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1932 Manchester, England

‘Discovery of neutrons – elementary particles devoid of any electric charge’

In contrast with the Helium nuclei (alpha rays) which are charged, and therefore repelled by the electrical forces present in the nuclei of heavy atoms, the neutron is capable of penetrating and splitting the nuclei of even the heaviest elements, creating the possibility of the fission of 235uranium

Assistant to ERNEST RUTHERFORD, Chadwick’s earlier work involved the showering of elements with alpha particles. The picture that gradually emerged was one of a nucleus that contained a very heavy particle with a positive electric charge. This particle was christened the proton, the hydrogen building block envisaged by WILLIAM PROUT.
A spin-off of this was the deduction that the nucleus of the hydrogen atom, the positively charged proton with an atomic weight of one, was present in larger quantities in the nucleus of every other atom.

Rutherford and Geiger had shown that a helium atom and an alpha particle were the same thing, apart from the positive electric charge carried by the alpha particle.

A helium atom seemed to consist of a nucleus of a pair of protons circled by two electrons. However, a helium nucleus seemed to weigh as much as four protons. The mass of the known components of an atom did not add-up. Protons seemed to account for around half of the weight and were matched in number by an equal amount of negatively charged electrons to counter their positive charge. But the weight of an electron was one-thousandth that of a proton, so approximately half of the atomic weight of the element was unaccounted for.
Chadwick solved the conundrum in 1932 when he re-interpreted the results of an experiment carried out by IRENE and FREDERIC JULIOT-CURIE (Irene was the daughter of PIERRE and MARIE CURIE).
The couple had found in 1932 that when beryllium was showered with alpha particles, the resultant radiation could force protons out of substances containing hydrogen. Chadwick suggested that neutrally charged sub-atomic units, which he named neutrons, with the same weight as protons, could force this reaction and therefore were what made up the radiation that the Curies called gamma rays. Rutherford had hinted at the existence of such a particle in 1920.

The explanation was widely accepted and the riddle of `atomic weight’ had been solved: a similar number of neutrons to protons in the nucleus of an element would make up the remaining fifty per cent of the previously ‘missing’ mass.

photo portrait of FREDERICK SODDY ©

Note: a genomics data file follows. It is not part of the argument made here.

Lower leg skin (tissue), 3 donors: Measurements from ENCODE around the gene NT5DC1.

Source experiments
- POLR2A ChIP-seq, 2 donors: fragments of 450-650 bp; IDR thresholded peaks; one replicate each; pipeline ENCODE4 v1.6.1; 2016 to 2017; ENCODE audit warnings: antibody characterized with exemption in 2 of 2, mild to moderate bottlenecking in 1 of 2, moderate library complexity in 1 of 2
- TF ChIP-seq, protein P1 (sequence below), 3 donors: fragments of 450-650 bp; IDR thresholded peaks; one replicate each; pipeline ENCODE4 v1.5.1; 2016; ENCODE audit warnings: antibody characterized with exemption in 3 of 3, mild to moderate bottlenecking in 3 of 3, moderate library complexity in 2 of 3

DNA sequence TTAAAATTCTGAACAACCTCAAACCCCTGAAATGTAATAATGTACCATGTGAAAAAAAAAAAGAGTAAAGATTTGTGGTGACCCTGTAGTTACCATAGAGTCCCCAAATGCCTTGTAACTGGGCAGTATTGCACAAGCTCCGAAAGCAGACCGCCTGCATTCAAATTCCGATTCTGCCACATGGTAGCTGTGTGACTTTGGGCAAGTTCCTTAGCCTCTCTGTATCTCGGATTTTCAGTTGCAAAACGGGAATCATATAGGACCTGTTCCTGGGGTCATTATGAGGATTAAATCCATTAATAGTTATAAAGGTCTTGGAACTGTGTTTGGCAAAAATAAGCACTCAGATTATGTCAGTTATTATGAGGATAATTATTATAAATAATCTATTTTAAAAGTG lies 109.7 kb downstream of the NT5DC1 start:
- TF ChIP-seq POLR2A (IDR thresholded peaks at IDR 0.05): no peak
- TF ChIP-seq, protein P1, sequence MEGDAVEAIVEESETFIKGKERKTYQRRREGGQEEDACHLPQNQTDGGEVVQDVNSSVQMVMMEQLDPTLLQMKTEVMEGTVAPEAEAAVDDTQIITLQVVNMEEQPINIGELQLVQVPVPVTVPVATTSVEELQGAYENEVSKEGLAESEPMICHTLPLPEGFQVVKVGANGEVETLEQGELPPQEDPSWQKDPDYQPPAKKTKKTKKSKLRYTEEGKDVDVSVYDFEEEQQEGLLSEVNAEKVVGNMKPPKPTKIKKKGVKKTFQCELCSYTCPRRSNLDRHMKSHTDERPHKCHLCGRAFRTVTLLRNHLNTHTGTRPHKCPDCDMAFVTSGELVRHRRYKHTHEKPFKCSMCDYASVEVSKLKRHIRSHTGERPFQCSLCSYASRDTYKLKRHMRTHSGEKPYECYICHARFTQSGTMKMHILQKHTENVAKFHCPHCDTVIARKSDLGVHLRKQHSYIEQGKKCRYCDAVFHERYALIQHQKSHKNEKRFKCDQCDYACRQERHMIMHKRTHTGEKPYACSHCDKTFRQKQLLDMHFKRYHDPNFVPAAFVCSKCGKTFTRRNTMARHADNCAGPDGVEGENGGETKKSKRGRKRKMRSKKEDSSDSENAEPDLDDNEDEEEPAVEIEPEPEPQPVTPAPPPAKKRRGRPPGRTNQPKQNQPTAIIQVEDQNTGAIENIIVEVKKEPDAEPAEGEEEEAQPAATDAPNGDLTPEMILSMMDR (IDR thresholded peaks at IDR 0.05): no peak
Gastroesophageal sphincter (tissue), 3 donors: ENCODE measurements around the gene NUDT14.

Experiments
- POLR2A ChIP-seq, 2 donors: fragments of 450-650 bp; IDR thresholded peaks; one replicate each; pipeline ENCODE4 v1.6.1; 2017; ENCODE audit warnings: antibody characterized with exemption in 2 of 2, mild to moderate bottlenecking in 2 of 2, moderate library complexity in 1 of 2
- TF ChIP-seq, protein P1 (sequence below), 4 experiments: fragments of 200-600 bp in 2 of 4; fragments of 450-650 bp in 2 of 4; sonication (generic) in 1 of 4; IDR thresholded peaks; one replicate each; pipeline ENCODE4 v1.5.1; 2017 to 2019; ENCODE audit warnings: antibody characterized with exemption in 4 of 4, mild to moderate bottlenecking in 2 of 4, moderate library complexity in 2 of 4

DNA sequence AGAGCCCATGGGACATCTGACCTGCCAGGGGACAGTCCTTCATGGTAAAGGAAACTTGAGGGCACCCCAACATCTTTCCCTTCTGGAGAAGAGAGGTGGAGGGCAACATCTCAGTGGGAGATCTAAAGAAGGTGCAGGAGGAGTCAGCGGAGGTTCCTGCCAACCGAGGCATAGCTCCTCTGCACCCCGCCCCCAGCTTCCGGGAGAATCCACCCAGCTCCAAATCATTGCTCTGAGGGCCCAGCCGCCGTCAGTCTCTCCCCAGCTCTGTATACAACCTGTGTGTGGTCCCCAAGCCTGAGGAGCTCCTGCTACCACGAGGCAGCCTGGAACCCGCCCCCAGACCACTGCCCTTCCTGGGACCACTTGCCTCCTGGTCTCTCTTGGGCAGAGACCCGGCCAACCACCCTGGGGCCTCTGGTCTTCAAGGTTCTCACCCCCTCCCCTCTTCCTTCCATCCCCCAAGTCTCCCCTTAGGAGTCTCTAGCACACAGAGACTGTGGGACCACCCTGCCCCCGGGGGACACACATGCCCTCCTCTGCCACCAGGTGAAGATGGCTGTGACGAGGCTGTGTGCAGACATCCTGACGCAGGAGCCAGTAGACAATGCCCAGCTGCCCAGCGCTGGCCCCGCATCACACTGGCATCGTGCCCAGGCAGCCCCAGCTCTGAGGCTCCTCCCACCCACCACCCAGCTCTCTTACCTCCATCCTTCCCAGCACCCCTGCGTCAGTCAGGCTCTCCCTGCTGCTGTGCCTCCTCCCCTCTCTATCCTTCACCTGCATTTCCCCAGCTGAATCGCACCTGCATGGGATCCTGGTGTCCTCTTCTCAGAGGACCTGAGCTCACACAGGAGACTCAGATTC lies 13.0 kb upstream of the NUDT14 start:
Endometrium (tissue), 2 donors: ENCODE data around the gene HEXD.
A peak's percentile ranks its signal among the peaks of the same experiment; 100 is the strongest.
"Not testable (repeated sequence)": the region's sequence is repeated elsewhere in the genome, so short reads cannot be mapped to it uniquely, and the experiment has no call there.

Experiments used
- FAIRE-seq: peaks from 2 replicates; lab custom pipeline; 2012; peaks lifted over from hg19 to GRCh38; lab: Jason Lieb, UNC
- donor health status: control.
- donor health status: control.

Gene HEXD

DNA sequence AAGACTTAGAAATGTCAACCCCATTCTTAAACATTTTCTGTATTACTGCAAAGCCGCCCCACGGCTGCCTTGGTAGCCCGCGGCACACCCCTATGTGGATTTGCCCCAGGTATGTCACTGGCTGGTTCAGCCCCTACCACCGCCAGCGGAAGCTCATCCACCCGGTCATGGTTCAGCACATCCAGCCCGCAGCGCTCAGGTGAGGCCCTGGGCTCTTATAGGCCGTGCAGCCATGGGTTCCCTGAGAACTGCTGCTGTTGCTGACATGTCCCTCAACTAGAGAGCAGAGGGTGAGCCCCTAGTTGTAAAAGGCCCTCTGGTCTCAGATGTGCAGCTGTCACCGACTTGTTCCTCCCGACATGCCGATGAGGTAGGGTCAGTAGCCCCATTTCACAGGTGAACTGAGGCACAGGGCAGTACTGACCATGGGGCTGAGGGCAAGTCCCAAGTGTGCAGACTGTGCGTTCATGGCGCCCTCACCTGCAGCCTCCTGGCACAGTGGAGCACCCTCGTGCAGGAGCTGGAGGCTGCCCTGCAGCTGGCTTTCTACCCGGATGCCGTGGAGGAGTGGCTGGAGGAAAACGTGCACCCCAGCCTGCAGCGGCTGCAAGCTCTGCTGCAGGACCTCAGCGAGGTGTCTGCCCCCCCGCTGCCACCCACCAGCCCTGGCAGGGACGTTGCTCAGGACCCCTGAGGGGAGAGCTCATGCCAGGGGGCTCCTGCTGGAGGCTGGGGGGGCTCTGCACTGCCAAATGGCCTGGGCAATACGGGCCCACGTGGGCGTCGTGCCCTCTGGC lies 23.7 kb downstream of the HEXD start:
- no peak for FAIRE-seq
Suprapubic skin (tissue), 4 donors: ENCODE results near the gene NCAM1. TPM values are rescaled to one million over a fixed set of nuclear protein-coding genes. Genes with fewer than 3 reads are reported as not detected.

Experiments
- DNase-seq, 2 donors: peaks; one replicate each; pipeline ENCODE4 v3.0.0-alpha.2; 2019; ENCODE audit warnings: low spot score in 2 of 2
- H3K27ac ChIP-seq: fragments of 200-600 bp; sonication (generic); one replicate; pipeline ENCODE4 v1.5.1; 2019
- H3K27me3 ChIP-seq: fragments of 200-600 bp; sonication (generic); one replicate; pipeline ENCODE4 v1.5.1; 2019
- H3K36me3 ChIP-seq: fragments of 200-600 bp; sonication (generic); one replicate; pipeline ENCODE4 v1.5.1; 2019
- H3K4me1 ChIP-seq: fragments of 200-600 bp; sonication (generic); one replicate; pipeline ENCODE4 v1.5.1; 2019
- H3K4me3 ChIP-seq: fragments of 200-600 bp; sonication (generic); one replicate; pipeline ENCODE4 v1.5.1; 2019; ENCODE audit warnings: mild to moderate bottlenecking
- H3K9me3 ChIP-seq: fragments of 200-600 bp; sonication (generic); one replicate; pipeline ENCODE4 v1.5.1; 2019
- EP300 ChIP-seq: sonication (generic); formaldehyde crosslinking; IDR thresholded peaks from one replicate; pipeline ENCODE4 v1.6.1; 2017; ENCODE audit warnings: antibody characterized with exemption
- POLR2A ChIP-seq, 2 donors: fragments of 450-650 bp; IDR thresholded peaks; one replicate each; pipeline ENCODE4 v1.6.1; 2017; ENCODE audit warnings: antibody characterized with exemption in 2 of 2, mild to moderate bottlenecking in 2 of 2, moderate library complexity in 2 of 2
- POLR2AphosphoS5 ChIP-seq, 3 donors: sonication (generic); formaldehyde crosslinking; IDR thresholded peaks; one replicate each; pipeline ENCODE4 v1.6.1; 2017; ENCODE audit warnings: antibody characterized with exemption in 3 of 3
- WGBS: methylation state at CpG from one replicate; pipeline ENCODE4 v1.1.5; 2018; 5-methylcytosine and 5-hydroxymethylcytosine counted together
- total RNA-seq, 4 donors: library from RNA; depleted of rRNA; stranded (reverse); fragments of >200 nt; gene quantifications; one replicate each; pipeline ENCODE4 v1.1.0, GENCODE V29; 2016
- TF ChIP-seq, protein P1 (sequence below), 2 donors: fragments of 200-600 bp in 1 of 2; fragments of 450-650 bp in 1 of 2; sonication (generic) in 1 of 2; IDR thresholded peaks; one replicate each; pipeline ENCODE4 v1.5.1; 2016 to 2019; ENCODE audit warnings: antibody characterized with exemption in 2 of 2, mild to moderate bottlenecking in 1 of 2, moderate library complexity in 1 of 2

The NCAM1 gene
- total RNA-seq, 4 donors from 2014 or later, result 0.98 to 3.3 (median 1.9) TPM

The discovery of the neutron made sense of the observation that many elements come in a variety of forms, each with differing radioactive properties such as decay rate. Each form consisted of atoms with a different mass. Frederick Soddy christened these variants ‘isotopes’ in 1911. The idea that each element might be a mixture of atoms of different atomic weights explained why the atomic weights of a handful of elements were not simple multiples of the atomic weight of hydrogen, the most notorious example being chlorine whose atomic weight was 35.5 times that of hydrogen. Most of the variant forms of each element turned out to be radioactively unstable. An element such as chlorine, with more than one stable isotope, is rare.

The various isotopes of an element were merely atoms with the same number of protons in their nucleus but with a different number of neutrons.

artistic representation of atomic disintegration

Thus every atom was composed of electrons, protons and neutrons. The protons and neutrons clung together in a central clump – the atomic nucleus – while the electrons circled in a distant haze. The neutrons were responsible for increasing the weight of the elements without adding any electrical charge. Two protons and two neutrons made a helium nucleus; eight protons and eight neutrons an oxygen nucleus; 26 protons and 30 neutrons an iron nucleus; 79 protons and 118 neutrons a gold; and 92 protons and 146 neutrons a nucleus of uranium. When a radioactive nucleus expelled an alpha particle, it lost two neutrons and two protons and consequently became a nucleus of an element two places lower in the periodic table. When a radioactive nucleus emitted a beta particle, however, a neutron changed into a proton, transforming the nucleus into that of an element one place higher in the periodic table.